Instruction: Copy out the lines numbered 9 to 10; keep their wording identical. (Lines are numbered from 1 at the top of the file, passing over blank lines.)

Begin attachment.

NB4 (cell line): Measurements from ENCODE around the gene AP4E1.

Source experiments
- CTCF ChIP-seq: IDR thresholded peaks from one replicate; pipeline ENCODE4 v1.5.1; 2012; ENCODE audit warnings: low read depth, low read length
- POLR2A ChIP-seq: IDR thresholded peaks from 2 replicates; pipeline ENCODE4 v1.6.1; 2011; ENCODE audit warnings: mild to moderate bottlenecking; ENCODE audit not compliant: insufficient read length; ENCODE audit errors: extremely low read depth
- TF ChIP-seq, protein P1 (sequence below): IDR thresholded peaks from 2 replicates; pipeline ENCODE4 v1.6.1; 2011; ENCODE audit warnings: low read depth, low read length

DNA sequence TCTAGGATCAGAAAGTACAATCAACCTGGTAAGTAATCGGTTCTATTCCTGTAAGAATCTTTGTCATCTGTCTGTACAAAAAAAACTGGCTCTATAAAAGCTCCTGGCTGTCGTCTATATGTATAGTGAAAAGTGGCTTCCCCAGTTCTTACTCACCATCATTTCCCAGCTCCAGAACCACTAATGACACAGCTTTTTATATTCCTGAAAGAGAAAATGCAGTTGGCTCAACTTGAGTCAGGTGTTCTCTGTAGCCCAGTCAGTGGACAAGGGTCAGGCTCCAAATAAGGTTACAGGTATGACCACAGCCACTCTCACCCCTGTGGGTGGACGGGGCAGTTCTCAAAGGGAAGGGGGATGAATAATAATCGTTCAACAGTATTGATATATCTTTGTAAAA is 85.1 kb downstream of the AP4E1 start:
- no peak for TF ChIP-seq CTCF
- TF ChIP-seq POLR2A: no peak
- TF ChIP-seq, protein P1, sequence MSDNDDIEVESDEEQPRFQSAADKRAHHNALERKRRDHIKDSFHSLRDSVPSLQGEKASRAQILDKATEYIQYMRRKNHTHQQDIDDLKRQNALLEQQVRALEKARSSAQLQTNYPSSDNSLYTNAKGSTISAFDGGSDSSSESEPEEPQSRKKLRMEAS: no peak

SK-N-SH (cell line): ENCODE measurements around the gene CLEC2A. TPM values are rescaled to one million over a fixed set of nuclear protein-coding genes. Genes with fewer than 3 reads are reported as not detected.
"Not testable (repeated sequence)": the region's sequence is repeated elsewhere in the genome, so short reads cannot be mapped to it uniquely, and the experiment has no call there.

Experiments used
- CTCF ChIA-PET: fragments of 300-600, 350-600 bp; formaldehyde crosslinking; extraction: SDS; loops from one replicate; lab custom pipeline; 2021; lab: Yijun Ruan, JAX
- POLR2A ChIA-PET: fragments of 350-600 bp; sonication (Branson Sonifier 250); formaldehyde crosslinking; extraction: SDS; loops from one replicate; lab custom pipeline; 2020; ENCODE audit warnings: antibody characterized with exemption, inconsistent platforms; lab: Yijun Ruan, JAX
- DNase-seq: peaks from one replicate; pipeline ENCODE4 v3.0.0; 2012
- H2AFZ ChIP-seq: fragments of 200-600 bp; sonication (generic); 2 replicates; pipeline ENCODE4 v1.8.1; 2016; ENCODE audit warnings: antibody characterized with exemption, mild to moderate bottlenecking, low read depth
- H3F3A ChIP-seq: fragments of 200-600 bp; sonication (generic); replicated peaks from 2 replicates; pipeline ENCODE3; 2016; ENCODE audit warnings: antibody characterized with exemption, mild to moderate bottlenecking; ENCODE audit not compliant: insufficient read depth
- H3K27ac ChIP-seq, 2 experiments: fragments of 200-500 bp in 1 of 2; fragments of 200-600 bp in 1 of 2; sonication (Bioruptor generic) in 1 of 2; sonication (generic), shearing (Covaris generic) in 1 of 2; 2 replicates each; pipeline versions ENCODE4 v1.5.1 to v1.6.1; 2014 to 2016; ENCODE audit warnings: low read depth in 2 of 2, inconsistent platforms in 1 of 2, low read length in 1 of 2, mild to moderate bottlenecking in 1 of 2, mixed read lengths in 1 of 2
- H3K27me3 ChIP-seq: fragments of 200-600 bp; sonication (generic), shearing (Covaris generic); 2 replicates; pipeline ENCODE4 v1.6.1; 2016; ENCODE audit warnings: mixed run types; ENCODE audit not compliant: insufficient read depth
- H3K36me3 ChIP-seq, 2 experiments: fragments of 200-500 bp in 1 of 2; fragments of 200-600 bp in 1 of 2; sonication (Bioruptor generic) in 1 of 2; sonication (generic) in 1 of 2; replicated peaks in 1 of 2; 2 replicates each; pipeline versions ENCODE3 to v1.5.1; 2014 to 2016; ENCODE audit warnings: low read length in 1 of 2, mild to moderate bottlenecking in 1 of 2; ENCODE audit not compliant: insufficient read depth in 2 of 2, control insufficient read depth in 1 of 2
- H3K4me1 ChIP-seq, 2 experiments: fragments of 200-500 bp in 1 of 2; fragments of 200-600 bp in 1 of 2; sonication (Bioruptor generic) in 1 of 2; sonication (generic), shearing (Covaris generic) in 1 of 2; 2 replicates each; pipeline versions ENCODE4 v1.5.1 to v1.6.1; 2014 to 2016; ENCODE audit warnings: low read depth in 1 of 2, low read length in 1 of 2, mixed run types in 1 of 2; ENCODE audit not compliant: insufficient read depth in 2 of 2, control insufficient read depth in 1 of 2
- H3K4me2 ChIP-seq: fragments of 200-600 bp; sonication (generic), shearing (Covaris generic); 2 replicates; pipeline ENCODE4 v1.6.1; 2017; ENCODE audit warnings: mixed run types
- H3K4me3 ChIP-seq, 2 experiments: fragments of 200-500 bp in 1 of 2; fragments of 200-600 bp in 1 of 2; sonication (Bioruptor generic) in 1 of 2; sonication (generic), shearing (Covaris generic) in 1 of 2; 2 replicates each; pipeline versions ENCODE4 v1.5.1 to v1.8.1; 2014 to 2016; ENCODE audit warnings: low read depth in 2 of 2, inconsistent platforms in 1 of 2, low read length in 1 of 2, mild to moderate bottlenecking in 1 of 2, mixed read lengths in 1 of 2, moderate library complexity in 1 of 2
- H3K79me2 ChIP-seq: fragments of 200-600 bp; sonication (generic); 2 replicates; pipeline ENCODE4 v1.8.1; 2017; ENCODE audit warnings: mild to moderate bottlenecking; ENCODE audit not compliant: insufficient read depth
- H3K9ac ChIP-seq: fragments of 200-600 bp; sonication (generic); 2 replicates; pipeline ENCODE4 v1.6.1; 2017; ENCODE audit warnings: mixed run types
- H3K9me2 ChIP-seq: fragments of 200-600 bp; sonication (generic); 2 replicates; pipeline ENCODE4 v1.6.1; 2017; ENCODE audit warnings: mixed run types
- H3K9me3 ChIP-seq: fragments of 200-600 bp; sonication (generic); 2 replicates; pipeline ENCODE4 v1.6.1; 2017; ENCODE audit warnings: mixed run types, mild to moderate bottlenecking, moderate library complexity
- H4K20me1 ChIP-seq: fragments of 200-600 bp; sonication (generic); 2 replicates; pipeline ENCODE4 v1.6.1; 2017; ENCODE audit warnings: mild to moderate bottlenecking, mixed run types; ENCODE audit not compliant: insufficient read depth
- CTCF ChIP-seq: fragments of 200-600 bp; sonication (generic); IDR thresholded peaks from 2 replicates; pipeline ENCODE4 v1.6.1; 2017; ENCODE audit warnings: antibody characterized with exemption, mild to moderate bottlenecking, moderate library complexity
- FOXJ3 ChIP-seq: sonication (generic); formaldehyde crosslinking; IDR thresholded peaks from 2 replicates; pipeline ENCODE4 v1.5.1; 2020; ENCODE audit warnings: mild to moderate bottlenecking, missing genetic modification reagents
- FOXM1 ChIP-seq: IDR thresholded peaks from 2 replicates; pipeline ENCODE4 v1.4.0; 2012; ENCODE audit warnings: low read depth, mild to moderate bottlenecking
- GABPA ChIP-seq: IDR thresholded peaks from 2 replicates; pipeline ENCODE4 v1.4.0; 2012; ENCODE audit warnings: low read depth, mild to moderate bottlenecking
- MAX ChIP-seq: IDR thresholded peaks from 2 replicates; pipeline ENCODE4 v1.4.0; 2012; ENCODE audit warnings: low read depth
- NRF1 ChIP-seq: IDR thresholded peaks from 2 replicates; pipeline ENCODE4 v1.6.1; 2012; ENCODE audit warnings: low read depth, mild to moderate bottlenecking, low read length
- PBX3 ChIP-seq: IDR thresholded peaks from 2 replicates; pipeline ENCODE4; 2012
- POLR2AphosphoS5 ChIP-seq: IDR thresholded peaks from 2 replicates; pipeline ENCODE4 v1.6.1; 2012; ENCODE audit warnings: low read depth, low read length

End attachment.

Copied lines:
- TF ChIP-seq, protein P1, sequence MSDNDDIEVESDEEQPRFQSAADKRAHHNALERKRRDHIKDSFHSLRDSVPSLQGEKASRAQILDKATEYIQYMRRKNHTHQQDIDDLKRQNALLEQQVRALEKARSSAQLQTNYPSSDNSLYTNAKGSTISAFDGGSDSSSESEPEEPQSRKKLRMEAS: no peak

SK-N-SH (cell line): ENCODE measurements around the gene CLEC2A. TPM values are rescaled to one million over a fixed set of nuclear protein-coding genes. Genes with fewer than 3 reads are reported as not detected.